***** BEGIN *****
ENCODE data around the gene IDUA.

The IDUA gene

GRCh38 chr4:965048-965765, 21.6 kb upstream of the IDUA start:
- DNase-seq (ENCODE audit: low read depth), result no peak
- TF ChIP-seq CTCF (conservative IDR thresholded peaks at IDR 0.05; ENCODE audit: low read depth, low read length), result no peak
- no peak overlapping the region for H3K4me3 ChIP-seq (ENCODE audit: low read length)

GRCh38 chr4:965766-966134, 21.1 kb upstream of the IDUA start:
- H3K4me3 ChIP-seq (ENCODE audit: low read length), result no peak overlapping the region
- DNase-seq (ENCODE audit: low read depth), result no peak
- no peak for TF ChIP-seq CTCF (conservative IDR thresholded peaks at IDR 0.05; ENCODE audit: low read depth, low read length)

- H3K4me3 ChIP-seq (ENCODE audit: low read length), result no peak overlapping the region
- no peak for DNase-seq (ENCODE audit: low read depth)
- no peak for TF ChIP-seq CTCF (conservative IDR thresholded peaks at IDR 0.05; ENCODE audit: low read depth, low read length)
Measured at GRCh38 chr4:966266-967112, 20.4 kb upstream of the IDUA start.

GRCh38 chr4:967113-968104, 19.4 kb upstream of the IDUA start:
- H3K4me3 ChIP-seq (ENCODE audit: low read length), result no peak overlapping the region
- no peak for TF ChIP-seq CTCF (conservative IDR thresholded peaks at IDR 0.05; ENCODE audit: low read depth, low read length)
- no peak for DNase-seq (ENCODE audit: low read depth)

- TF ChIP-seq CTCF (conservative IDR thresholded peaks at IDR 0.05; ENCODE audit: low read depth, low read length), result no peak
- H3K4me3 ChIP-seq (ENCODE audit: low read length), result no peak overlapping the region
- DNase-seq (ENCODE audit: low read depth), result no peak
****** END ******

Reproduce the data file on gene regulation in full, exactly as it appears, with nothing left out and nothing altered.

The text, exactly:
ENCODE data around the gene IDUA.

The IDUA gene

GRCh38 chr4:965048-965765, 21.6 kb upstream of the IDUA start:
- DNase-seq (ENCODE audit: low read depth), result no peak
- TF ChIP-seq CTCF (conservative IDR thresholded peaks at IDR 0.05; ENCODE audit: low read depth, low read length), result no peak
- no peak overlapping the region for H3K4me3 ChIP-seq (ENCODE audit: low read length)

GRCh38 chr4:965766-966134, 21.1 kb upstream of the IDUA start:
- H3K4me3 ChIP-seq (ENCODE audit: low read length), result no peak overlapping the region
- DNase-seq (ENCODE audit: low read depth), result no peak
- no peak for TF ChIP-seq CTCF (conservative IDR thresholded peaks at IDR 0.05; ENCODE audit: low read depth, low read length)

- H3K4me3 ChIP-seq (ENCODE audit: low read length), result no peak overlapping the region
- no peak for DNase-seq (ENCODE audit: low read depth)
- no peak for TF ChIP-seq CTCF (conservative IDR thresholded peaks at IDR 0.05; ENCODE audit: low read depth, low read length)
Measured at GRCh38 chr4:966266-967112, 20.4 kb upstream of the IDUA start.

GRCh38 chr4:967113-968104, 19.4 kb upstream of the IDUA start:
- H3K4me3 ChIP-seq (ENCODE audit: low read length), result no peak overlapping the region
- no peak for TF ChIP-seq CTCF (conservative IDR thresholded peaks at IDR 0.05; ENCODE audit: low read depth, low read length)
- no peak for DNase-seq (ENCODE audit: low read depth)

- TF ChIP-seq CTCF (conservative IDR thresholded peaks at IDR 0.05; ENCODE audit: low read depth, low read length), result no peak
- H3K4me3 ChIP-seq (ENCODE audit: low read length), result no peak overlapping the region
- DNase-seq (ENCODE audit: low read depth), result no peak